There are few things more frustrating to a photographer than when their camera won’t autofocus or when it gets the focus wrong. In this article we’ll take a look at how exactly autofocus works in today’s digital cameras and what you can do to increase the odds of getting your photos in focus the way you imagined when you made the photograph.
Cameras don’t really understand what is and what isn’t in focus. When you point the lens of your camera at your cat, the camera doesn’t know that it is a cat let alone know that you probably want the cat’s eyes in focus. Instead, modern SLR cameras us a technology known as phase detection. Phase detection works by splitting the light into pairs and comparing these pairs. A beam splitter directs the light to a pair of autofocus sensors and the way the light falls on the sensors determines whether or not the camera has found focus. If not, the camera knows how much out of focus it is. If necessary, the camera makes an adjustment to the focus and checks again.
Modern cameras use a combination of two-dimensional cross-type sensors that are sensitive to both vertical and horizontal lines and one-dimensional line detectors that are looking for focus on either horizontal or vertical lines. The cross-type sensors are more accurate and faster than their line sensor brethren. The center focus point is usually a cross-type sensor and should be your “go to” focus point when getting accurate focus is critical.
What are the implications of this? Focus is a lot easier for the camera to detect under bright lighting conditions. That’s why many modern cameras utilize either the camera’s flash or a built in LED or infrared light to temporarily illuminate a scene to improve the lighting conditions.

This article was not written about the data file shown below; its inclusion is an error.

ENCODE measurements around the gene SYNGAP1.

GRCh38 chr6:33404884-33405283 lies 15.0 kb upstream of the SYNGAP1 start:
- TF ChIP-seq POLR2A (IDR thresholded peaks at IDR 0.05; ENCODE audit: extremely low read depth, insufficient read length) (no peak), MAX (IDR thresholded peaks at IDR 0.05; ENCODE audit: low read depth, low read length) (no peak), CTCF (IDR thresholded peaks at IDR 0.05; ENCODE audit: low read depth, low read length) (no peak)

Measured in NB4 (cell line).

Another implication is that some objects are much easier for the camera to focus on than others. Focusing on the point of the maple leaf in a Canadian flag on a nice summer day is trivial because the camera can easily detect the difference between the red and white areas. Alternately, trying to focus on the dark eye of a black Labrador Retriever in the shade is where the camera can run into difficulty. Without some sort of line to focus on, the camera will struggle. Therefore it might be better to pick a spot just to the left or right of the dog’s eye where there’s a line between the side of the dog’s head and the background.
Difficulties can also occur when the photographer takes the area focused on off of the subject. This unintended error often happens when making images of objects in motion. For example, a photographer attempts to maintain focus on a bird in flight while it flies in front of a bunch of bright tree trunks. Unless the photographer is perfect with their ability to match the path of the bird, the area the camera is looking at to focus on may temporarily drift onto those bright trees and guess what? The camera finds some lines that are easier to focus on and adjusts autofocus to that spot. The result is another blurry subject and the sound of a photographer cursing loudly in the woods while attempting to reacquire focus on the bird again.
Here is something to think about the next time you’re deciding between a lens and a camera body purchase: faster lenses (larger maximum aperture) make it easier for the camera to focus. Cameras focus with the lens wide open. It isn’t until the shutter is activated that the lens stops down to the f-stop the exposure is being made at. And while there may not seem to be a big difference between a F2.8 and a F5.6 lens (after all 5.6 is just two times 2.8), in reality a F2.8 lets in a whopping four times amount of light as an F5.6 lens. Four times! So, if you want faster and more accurate autofocus a fast lens will go a long way to helping you out.
Autofocus cameras have been around since the 1970’s and over time the technology has dramatically improved. However, it is still far from perfect and your pictures will benefit from using the information above to help your camera achieve the sort of focus you’re looking for.